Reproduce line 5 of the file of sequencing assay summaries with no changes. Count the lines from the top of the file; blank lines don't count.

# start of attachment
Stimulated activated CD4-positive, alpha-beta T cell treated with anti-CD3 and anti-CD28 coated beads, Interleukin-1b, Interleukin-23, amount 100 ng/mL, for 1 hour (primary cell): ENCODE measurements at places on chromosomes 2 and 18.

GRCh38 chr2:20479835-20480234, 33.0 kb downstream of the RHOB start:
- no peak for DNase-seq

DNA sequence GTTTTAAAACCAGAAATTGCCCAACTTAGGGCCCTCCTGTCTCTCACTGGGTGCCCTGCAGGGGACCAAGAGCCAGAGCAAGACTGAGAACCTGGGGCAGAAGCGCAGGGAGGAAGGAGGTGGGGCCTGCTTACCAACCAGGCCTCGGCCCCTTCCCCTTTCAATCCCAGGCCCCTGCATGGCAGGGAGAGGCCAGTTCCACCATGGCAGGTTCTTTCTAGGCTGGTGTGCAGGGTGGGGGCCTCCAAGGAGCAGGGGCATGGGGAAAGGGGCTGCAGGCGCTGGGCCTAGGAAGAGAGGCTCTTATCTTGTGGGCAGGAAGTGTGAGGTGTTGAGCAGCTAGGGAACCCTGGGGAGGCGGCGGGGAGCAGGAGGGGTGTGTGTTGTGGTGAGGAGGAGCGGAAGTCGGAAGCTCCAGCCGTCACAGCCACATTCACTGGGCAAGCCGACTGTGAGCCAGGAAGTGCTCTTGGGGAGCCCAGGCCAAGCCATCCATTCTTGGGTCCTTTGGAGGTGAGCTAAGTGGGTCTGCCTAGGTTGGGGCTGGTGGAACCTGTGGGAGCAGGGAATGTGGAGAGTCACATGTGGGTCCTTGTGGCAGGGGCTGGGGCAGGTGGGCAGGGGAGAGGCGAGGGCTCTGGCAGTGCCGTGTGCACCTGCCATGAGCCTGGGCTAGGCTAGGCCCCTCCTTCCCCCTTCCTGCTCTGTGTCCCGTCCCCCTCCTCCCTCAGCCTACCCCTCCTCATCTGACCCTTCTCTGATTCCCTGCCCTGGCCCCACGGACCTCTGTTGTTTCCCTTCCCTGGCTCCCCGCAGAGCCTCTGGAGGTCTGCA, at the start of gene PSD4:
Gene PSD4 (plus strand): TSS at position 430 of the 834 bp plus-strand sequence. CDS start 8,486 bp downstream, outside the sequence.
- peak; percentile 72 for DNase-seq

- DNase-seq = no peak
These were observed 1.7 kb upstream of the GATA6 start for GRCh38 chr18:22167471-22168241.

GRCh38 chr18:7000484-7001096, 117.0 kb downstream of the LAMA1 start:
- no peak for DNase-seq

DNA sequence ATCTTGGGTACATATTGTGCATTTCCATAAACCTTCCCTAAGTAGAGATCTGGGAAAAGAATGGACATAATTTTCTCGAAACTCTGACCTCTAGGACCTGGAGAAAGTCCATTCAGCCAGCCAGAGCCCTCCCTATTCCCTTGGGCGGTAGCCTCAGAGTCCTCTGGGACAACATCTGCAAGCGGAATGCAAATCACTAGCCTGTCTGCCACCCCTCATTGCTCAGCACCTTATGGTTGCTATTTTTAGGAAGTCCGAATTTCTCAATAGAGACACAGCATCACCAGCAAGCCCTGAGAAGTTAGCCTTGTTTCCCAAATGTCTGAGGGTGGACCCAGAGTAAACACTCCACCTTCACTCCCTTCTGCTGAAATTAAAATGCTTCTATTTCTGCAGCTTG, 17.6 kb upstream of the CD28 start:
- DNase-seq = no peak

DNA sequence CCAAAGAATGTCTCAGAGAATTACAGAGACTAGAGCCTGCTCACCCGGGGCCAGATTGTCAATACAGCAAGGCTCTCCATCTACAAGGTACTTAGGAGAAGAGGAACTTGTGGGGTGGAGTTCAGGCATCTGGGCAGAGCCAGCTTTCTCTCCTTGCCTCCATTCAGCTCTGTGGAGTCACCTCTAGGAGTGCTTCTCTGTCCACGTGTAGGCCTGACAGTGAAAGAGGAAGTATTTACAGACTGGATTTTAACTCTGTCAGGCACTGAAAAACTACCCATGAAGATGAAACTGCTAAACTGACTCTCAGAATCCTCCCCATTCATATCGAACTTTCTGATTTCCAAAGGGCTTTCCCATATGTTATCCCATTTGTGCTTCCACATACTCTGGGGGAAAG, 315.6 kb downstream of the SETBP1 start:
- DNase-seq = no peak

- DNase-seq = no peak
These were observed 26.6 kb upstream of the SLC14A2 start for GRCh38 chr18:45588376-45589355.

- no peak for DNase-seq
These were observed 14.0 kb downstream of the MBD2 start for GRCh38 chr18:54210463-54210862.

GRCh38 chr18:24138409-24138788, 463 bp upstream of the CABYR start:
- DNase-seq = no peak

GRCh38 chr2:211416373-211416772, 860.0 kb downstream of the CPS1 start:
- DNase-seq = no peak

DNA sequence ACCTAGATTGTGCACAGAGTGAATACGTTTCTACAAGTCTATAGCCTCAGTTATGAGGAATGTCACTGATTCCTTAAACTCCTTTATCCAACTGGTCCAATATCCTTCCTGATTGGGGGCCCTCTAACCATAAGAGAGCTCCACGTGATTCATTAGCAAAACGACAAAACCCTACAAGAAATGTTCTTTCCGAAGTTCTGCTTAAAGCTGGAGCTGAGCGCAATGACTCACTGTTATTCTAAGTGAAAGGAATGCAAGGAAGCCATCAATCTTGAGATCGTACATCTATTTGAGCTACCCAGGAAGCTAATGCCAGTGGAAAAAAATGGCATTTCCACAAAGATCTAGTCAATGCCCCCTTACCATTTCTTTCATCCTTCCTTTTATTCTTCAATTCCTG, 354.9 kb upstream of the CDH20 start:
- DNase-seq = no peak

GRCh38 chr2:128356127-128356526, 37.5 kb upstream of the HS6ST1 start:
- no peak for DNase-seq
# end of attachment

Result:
Gene PSD4 (plus strand): TSS at position 430 of the 834 bp plus-strand sequence. CDS start 8,486 bp downstream, outside the sequence.